LCS on Steroids

A CGI potrait of the Belh@rra. DCNS

SHAH ALAM: It appears that DCNS has taken the Gowind design further and made a proper frigate. The result is the Belharra – an evolution of the Gowind and the FREMM frigates – five of which will be build starting in 2023.

The Belharra pushed the LCS design further turning it into a 4000-tonne frigate meant for anti-submarine warfare together with a proper air defence radar and missile combination.

A CGI of the Belharra frigate. DCNS

It’s likely that Egypt and we paid for the development of the Belharra by buying the Gowinds though DCNS still need to get the French government to pay for the five frigates. That was not a big problem as the French need to replace the La Fayette class.

French Navy Auvergne FREMM class frigate.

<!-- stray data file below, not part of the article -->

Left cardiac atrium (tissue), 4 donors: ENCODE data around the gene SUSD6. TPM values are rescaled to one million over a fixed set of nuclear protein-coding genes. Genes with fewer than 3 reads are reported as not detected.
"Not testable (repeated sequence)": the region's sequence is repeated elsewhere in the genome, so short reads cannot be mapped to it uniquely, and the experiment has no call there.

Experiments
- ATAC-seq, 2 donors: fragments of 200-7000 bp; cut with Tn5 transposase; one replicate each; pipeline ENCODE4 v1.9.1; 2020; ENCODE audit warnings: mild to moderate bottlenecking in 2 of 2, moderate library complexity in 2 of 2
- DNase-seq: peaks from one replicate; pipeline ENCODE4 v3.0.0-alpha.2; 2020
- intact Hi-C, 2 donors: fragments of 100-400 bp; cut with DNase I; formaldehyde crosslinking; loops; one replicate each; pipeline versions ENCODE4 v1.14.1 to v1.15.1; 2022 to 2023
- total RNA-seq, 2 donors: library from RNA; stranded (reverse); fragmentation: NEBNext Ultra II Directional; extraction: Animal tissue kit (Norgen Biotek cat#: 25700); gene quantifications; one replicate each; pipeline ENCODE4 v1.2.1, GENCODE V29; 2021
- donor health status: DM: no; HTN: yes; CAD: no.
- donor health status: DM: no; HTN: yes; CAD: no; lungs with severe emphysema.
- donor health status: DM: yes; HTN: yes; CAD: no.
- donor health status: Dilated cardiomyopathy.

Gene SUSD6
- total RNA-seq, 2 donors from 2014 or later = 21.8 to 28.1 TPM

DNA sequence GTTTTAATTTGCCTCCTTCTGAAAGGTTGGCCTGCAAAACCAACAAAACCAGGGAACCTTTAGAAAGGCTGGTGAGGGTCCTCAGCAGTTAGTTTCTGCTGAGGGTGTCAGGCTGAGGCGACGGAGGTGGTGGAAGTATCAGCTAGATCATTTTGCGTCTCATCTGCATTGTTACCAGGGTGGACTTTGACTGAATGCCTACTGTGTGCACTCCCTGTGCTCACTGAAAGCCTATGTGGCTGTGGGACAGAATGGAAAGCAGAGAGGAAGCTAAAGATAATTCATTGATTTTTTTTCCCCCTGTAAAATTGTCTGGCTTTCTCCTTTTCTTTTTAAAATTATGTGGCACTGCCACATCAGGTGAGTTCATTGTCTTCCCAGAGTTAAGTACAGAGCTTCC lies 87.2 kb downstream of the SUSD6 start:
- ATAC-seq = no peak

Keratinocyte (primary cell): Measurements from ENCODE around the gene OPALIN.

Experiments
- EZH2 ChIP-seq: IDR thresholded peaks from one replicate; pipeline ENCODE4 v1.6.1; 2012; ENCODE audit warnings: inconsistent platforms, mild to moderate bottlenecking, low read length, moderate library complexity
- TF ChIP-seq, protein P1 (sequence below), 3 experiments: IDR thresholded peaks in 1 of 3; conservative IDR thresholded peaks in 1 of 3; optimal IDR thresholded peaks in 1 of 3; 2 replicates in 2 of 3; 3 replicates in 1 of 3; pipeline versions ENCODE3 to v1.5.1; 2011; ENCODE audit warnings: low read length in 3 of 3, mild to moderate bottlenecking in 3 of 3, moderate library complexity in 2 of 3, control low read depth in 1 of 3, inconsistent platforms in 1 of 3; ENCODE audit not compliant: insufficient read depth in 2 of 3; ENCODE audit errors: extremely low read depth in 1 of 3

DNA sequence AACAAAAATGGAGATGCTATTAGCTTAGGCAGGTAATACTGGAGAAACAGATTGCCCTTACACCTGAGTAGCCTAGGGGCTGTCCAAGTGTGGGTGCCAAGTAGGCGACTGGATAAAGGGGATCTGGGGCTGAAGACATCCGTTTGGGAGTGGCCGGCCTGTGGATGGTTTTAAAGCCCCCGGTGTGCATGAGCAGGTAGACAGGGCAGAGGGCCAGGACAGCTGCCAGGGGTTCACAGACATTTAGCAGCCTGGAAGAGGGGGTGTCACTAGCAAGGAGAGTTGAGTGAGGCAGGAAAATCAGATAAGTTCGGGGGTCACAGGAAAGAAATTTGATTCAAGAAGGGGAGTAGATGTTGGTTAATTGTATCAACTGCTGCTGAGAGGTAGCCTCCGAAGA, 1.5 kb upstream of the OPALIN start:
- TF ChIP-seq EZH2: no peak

So if our government really allocate the funds for the next batch of the LCS as envisioned by RMN 15 to 5 plan, will they choose the Belharra or stick with the current design? Since they have already bought the LCS design, a 3000 tonnes frigate, it is unlikely to do so.

A CGI of the LCS, a 3000 tonne Gowind frigate.

The press release from DCNS:

DCNS is pleased to have been informed by the French Defence Ministry of a contract attribution.

The French Defence Ministry today announced the attribution to DCNS of a contract for the development and construction of five intermediate-size frigates (FTIs) intended for the French Navy. DCNS will propose a French version of its new BELH@RRA frigate. The first of the five frigates from this DGA-managed programme should be delivered in 2023 with an entry into active service in 2025.

The LCS major equipment detailed. RMN graphic

The new BELH@RRA frigate will be designed and developed by DCNS, in joint project management with THALES for the development of the new-generation radar it will be equipped with.